Accordingly, plaintiffs assert that, "since these management guidelines mandated these warnings be given to Park visitors through these brochures/inserts, there was no discretion to an employee to ignore and violate a mandated policy of the National Park Service."
While failure to follow a directive would escape the discretionary function exception, plaintiffs point to no specified policy of the National Park Service that requires brochures to be distributed at the entrance gate. The only applicable provision in the Management Policies of the NPS states that "visitors will be given appropriate information to encourage safe and lawful use of the parks and to minimize any resulting adverse impacts on park resources." Nothing in that regulation requires that this information be disseminated to each entering car through a brochure.
Unlike the rules in Faber, this statement is a far cry from a clear directive. Moreover, the Loss Control Management Guidelines, Chapter 22, state that "brochures specific to the area should contain safety messages that direct attention to special hazards or attractions that could be potentially hazardous to the visitor." LCMG, Chap. 22, p.2.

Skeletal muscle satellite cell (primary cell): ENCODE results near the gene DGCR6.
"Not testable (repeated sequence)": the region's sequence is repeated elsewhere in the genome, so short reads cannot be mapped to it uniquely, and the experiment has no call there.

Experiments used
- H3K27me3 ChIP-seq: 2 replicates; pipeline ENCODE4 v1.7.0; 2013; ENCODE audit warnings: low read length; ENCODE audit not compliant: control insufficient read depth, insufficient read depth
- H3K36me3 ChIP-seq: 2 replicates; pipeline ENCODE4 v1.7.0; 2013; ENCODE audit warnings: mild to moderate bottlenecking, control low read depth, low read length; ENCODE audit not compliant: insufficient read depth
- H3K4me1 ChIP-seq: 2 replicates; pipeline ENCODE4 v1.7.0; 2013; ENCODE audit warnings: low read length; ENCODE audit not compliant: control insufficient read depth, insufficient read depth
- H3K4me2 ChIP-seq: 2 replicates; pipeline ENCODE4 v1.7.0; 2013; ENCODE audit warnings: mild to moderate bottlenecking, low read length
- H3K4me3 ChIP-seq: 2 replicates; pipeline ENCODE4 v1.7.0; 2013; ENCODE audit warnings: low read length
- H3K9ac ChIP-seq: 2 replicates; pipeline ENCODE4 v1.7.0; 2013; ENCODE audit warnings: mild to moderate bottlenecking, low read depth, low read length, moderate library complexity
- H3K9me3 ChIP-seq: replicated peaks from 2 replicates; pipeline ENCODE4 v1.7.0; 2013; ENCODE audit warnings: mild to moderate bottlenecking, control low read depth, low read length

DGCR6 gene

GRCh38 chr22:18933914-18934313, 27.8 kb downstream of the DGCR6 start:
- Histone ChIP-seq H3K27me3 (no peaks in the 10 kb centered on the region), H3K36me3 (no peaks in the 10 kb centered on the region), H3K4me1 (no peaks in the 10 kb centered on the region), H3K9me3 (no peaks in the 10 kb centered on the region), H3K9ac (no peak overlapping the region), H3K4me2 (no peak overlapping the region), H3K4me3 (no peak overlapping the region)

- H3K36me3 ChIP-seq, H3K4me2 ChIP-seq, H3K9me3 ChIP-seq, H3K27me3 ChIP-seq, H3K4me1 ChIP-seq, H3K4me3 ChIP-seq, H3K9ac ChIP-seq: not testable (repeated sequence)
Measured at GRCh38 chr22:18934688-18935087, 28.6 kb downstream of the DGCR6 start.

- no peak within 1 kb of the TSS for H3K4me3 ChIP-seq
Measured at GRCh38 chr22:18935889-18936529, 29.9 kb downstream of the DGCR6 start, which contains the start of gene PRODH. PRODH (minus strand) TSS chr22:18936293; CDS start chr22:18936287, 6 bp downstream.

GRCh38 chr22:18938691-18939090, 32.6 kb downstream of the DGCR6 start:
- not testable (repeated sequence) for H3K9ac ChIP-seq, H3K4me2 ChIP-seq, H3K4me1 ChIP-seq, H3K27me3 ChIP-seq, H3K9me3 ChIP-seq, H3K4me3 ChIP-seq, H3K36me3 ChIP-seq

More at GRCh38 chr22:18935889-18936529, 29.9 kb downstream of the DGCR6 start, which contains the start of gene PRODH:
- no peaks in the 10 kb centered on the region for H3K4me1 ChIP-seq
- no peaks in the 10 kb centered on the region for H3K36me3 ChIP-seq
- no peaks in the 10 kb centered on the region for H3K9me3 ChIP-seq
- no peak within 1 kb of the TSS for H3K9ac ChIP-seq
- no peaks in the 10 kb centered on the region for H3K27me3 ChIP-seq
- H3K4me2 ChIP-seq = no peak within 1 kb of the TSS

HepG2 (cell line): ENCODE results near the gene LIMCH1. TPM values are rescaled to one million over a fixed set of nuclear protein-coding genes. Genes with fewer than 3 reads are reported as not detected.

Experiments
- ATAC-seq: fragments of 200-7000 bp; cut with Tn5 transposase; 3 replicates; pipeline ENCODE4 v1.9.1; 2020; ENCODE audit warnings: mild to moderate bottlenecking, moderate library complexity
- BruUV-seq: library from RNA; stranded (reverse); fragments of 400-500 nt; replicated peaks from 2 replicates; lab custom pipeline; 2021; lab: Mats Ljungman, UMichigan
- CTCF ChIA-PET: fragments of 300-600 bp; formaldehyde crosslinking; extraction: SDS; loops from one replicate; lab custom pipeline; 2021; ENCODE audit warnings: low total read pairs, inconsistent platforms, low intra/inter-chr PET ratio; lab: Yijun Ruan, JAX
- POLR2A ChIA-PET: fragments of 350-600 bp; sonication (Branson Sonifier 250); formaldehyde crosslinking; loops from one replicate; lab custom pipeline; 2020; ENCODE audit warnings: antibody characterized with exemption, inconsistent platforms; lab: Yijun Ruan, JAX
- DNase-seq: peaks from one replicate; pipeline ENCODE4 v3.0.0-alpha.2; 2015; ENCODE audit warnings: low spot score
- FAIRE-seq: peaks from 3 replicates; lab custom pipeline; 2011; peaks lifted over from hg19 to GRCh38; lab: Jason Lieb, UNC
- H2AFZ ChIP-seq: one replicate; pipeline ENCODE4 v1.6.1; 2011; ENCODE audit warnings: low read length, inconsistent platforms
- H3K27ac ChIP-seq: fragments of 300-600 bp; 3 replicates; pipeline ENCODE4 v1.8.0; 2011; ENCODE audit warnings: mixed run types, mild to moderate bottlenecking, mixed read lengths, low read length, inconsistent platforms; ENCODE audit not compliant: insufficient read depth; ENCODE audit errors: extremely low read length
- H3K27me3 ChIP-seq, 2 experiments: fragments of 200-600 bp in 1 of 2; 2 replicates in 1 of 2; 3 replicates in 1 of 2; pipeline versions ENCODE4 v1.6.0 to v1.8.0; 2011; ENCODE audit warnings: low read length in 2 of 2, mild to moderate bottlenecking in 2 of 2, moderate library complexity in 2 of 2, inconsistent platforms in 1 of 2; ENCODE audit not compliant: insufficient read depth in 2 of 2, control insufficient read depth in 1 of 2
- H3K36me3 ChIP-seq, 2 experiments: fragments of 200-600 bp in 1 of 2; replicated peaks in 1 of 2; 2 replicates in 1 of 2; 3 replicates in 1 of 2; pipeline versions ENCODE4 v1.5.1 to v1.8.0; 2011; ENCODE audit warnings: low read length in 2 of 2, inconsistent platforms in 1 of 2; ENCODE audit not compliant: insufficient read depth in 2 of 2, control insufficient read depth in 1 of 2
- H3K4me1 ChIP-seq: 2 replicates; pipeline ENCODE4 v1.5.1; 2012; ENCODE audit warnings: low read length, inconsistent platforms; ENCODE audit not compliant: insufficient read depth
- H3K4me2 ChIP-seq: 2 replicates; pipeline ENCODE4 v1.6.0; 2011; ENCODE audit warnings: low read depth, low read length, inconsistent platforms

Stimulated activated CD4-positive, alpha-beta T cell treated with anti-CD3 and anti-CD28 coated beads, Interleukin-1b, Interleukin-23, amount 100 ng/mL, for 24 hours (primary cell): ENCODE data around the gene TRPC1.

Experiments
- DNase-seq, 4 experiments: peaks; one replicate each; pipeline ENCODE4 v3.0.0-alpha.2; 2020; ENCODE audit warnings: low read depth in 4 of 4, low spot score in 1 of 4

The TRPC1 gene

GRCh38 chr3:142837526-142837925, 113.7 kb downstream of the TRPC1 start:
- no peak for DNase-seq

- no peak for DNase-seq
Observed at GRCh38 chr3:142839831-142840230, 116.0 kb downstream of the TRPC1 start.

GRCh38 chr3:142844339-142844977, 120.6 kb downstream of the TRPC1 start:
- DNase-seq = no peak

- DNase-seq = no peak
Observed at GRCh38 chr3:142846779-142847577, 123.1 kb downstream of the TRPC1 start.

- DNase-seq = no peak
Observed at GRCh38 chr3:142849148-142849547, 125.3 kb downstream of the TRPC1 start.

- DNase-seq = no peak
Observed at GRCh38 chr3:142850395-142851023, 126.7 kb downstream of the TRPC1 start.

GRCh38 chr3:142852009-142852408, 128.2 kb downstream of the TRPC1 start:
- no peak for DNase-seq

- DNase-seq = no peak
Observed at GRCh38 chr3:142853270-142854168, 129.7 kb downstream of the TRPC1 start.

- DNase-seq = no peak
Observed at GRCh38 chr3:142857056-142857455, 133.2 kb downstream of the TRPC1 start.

In order to read this provision in context, it is essential to note the purpose of the Loss Control Management Guidelines. The introduction states: This guideline has been prepared to provide both field units and office managers with sufficient information to develop a comprehensive safety and occupational health program. However, each area must design its own safety and occupational health effort based on local circumstances and operations. LCMG, introduction, p.iii. Thus, the broader mandate of the Guidelines leaves substantial discretion with the park officials.
This provision, contained in the section describing appropriate educational materials, only mandates what should be in a brochure, not that the Great Falls Park staff is required to hand each visitor vehicle a brochure.